Brisbane flyers get two new paths to Europe, via China
China Eastern and China Southern bring back one-stop hops to Europe via China.
What we'll be covering
Queensland flyers will gain two new single-stop options to Europe this year as Brisbane’s air links with Mainland China return post-pandemic. China Eastern is first off the blocks with direct Brisbane-Shanghai flights resuming from October. That’ll soon be followed by China Southern, coming back onto the Brisbane-Guangzhou route from November.
From both global hubs, travellers can connect onwards to key airports across Europe. While flying via China certainly isn’t the most popular path for Europe-bound flyers, the country’s visa-free transit policy does remove some of the hassle.
Particularly as Qatar Airways is unable to grow its flights out of Australia’s largest cities, the Chinese carriers stand to bring more competition to the skies. And with competition, generally, comes more affordable airfares across the board.
While attending the CAPA Australia Pacific Aviation Summit in Brisbane this week, I asked the boss of Flight Centre how the move will impact travellers.
It will make a difference, particularly for lead-in (fares), particularly for people who want lower fares to North America and Europe. (The Chinese carriers) do set the prices to some extent, so it will help. As you say though, it’s not the most popular way to transit on the way to Europe or North America.
The Chinese carriers will help people who want a lower airfare and who are prepared to go and transit through China.– Graham ‘Skroo’ Turner, Flight Centre Travel Group CEO, speaking with Point Hacks on 14 September 2023
China Eastern gears up for Brisbane-Shanghai flights
China Eastern makes its return to Brisbane from 29 October 2023. At first, the SkyTeam Alliance member will run three return flights each week between Brisbane and Shanghai. But that quickly grows to a daily service from 8 December 2023, running as daily through the summer peak.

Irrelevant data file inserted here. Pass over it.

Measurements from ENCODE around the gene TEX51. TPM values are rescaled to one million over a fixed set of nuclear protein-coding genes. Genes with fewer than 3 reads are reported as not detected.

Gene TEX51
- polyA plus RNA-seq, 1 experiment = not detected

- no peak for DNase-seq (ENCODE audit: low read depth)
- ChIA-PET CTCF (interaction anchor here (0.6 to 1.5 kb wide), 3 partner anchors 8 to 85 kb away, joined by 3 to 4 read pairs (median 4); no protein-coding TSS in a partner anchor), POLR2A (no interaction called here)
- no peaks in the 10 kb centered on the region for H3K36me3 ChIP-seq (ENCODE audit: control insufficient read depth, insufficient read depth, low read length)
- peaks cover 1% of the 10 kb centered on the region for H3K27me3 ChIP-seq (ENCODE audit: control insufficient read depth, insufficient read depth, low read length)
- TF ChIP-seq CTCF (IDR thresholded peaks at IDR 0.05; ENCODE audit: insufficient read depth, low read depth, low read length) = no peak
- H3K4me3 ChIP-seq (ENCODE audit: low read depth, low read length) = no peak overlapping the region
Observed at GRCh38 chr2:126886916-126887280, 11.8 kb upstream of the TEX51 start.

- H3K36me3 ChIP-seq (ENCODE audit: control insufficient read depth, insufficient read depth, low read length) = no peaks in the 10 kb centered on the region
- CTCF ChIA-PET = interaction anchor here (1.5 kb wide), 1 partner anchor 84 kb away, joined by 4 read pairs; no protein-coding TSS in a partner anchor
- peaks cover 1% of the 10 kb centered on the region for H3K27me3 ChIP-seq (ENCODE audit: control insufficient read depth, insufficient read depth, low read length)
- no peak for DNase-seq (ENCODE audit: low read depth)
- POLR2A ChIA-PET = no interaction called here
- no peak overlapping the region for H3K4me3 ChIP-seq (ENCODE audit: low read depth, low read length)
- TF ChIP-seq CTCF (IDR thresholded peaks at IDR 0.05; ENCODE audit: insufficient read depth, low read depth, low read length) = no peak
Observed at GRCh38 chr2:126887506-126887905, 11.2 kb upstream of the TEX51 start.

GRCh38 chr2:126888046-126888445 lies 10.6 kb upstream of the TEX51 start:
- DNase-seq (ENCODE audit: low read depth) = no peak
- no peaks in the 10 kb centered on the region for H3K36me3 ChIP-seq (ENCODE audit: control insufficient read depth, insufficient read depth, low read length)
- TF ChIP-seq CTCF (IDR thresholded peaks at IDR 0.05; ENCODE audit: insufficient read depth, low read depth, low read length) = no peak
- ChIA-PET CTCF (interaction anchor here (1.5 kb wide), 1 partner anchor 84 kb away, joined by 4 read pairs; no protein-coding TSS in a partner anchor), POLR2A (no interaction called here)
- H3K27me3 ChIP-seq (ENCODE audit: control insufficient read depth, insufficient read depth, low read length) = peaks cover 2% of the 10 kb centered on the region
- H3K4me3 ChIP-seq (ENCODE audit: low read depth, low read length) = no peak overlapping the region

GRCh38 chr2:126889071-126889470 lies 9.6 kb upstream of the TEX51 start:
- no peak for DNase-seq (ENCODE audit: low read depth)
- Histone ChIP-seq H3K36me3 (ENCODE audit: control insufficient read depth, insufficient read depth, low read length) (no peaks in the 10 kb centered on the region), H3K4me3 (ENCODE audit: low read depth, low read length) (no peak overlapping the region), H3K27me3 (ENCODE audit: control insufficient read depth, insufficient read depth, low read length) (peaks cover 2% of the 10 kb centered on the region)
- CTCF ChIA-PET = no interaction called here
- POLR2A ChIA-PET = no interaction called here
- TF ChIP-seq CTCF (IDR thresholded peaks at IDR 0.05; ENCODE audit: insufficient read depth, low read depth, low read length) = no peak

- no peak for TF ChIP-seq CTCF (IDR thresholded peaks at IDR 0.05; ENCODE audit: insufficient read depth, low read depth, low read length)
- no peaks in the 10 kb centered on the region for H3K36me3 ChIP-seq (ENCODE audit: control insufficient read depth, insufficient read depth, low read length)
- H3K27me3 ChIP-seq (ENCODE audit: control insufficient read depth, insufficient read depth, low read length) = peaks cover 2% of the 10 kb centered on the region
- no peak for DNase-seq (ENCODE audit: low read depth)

In a pleasing upgrade to the years gone by, the carrier will also use its 232-seat Airbus A330 on these flights. China Eastern has several Airbus A330 variants among its fleet. But the layout for Brisbane features the airline’s more passenger-pleasing 1-2-1 layout in Business Class.
At the time of writing, these flights aren’t yet on sale. But once they’re loaded into the system, there’ll be opportunities for Qantas Frequent Flyer members to book using points. This includes to Shanghai itself, as well as onwards to Europe. Here’s how many Qantas Points those journeys will cost, one way.
|China Eastern route vs cabin||Economy Class||Business Class|
|Brisbane to Shanghai||30,200 Qantas Points||75,000 Qantas Points|
|Brisbane to UK and Europe via Shanghai||66,200 Qantas Points||159,000 Qantas Points|
Across the UK and Europe, China Eastern serves six major airports direct from Shangahi. These are Amsterdam, Frankfurt, London Gatwick, London Heathrow, Paris and Rome. As always, reward seats are subject to availability – and some flights may have no reward seats available. China Eastern also flies from Sydney and Melbourne to Shanghai, which can provide more flexibility when spending Qantas Points.
Our non-stop flight to and from Brisbane will further substantiate Shanghai as an exceptional hub for both business and leisure travellers to destinations cross China and beyond on a global scale.– Jim Young, China Eastern Oceania General Manager, 14 September 2023
China Southern brings back Brisbane-Guangzhou
Brisbane is also getting its direct flights back to Guangzhou. That’s thanks to China Southern restoring its Brisbane-Guangzhou route from 17 November 2023. These flights begin at four times per week. But China Southern will also bump those up to daily between 8 December 2023 and 25 February 2024.